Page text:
Here’s a brief overview of each method (3):
Cold Pressing also know as Expression or Expressing is a method of extraction specific to citrus essential oils, such as tangerine, lemon, bergamot, sweet orange, and lime. In older times, expression was done in the form of sponge pressing, which was literally accomplished by hand. The zest or rind of the citrus would first be soaked in warm water to make the rind more receptive to the pressing process. A sponge would then be used to press the rind, thus breaking the essential oil cavities, and absorb the essential oil. Once the sponge was filled with the extraction, it would then be pressed over a collecting container, and there it would stand to allow for the separation of the essential oil and water/juice. The essential oil would finally be siphoned off.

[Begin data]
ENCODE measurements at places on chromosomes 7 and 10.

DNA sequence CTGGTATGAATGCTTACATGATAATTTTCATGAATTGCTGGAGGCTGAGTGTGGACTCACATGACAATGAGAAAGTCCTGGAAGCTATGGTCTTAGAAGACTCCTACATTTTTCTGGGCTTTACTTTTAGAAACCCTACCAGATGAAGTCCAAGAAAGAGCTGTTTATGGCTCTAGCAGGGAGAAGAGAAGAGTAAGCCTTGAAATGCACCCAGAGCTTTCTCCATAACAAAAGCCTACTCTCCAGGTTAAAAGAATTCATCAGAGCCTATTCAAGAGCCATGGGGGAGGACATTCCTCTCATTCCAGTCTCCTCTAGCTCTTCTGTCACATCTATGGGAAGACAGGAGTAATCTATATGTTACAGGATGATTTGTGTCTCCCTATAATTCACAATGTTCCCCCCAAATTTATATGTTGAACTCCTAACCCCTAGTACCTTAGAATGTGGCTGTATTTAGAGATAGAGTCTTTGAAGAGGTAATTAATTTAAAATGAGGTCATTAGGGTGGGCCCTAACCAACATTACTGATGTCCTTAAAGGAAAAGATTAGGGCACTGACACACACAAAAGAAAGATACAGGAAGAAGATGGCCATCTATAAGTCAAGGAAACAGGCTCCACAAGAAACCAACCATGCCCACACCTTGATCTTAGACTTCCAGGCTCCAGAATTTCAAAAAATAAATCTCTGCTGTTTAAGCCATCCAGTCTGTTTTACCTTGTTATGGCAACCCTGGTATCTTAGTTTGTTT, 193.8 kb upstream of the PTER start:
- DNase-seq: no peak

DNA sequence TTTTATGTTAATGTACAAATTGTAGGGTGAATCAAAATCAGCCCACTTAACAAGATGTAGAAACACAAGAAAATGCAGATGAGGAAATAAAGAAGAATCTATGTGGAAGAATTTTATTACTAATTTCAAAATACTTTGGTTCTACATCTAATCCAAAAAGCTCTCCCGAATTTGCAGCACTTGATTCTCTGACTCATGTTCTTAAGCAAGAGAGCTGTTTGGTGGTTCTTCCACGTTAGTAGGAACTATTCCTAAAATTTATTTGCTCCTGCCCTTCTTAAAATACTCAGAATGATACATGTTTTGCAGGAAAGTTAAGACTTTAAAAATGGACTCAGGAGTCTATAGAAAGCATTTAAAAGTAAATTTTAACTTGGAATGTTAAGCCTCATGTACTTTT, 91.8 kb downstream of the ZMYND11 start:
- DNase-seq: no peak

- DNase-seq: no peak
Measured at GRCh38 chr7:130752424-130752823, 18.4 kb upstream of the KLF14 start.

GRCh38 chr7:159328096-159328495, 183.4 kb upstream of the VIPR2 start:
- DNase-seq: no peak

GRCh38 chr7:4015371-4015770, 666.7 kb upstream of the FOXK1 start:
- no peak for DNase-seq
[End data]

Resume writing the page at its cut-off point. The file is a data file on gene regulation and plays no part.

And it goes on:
A more modern method of extraction, and less labor-intensive, has been termed the ecuelle a piquer process that involves a prodding, pricking, sticking action to release the essential oil. During this process, the rind of the fruit is placed in a container having spikes that will puncture the peel while the device is rotated. The puncturing of the rind will release the essential oil that is then collected in a small area below the container. The end process is the same as above. The majority of modern expression techniques are accomplished by using machines using centrifugal force. The spinning in a centrifuge separates the majority of essential oil from the fruit juice.
Do you guys feel like we’re all learning together? I LOVE hearing about how stuff was done in the olden days!
Little bit of history for you: Distillation appears to have been practiced throughout ancient times. Based upon the current interpretation of a discovery of an earthenware distillation apparatus, the production or extraction of aromatic oils by means of steam distillation, has been known for 5000 years. Whoa!